Value Perception of Green Products: An Exploratory Study Combining Conscious Answers and Unconscious Behavioral Aspects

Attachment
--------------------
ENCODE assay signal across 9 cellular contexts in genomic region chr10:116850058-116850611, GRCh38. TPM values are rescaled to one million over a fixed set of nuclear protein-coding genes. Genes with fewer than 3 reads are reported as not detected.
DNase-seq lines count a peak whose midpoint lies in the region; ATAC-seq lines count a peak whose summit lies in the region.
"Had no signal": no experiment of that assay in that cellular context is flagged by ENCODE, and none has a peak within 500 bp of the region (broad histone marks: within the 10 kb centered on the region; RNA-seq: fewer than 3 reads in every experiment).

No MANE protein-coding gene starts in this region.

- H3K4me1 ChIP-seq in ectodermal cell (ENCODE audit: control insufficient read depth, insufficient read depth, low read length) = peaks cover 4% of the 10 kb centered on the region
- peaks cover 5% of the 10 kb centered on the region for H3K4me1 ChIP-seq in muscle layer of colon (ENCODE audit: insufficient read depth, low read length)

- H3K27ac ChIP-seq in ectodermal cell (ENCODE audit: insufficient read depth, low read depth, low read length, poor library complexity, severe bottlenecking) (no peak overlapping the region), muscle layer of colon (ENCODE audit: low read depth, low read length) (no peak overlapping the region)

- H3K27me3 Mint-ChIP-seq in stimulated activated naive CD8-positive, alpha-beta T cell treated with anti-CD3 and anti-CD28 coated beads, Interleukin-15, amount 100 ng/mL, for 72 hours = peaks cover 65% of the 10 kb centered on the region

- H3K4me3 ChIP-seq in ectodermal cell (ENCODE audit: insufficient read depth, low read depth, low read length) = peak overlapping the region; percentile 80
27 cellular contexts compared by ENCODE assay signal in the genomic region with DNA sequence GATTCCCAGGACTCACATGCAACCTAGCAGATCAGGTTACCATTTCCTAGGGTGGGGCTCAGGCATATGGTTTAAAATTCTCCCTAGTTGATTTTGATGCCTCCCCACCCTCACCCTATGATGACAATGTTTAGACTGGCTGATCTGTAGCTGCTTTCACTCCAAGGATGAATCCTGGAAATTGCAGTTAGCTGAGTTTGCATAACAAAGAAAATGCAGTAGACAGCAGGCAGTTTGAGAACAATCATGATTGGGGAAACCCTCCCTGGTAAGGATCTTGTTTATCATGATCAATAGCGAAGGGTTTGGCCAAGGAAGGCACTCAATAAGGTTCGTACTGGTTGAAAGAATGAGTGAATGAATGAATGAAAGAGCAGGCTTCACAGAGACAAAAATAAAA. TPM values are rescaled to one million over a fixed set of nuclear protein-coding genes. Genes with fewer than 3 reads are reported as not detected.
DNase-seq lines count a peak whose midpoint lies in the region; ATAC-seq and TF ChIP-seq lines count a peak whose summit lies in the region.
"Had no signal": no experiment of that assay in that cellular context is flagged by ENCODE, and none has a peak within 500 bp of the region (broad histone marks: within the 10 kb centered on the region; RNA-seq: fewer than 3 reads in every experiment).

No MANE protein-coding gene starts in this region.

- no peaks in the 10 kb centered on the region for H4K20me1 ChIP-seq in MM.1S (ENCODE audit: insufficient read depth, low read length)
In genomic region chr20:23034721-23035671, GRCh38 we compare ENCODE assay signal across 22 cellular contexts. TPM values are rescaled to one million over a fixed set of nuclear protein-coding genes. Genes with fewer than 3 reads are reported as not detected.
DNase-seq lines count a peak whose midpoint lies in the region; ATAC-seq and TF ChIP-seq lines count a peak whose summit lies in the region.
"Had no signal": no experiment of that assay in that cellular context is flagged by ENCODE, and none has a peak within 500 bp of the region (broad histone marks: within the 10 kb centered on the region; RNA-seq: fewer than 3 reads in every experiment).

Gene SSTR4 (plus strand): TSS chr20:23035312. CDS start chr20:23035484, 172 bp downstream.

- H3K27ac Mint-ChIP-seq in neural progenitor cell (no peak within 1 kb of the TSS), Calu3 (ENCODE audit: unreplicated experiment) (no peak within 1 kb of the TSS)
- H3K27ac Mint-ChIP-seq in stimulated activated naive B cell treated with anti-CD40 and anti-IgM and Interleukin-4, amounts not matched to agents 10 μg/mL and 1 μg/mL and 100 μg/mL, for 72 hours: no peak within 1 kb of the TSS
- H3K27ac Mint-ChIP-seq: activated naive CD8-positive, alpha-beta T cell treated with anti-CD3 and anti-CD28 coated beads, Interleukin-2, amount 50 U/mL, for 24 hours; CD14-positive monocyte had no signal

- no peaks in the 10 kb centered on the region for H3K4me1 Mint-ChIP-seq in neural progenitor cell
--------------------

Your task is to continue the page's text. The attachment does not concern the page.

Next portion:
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Previous studies have failed to provide a comprehensive view on the value perception of green products. The present research takes up this challenge through an experiment in which 43 participants have interacted with and evaluated 40 products—20 baseline products and 20 green products of the same categories. The experiment included both self-assessments to monitor conscious evaluations of the products and biometric measurements (Eye-Tracking and Galvanic Skin Response) to capture unconscious aspects. The results show that different forms of perceived value emerge clearly. Green products, for which participants required greater efforts in the search for relevant information, boost the value attributed to creative solutions still believed of high quality. This effect is significantly more evident for participants showing remarkable interest for sustainability issues. Conversely, alternative products feature greater value perception because they are acknowledged to be functional and reliable.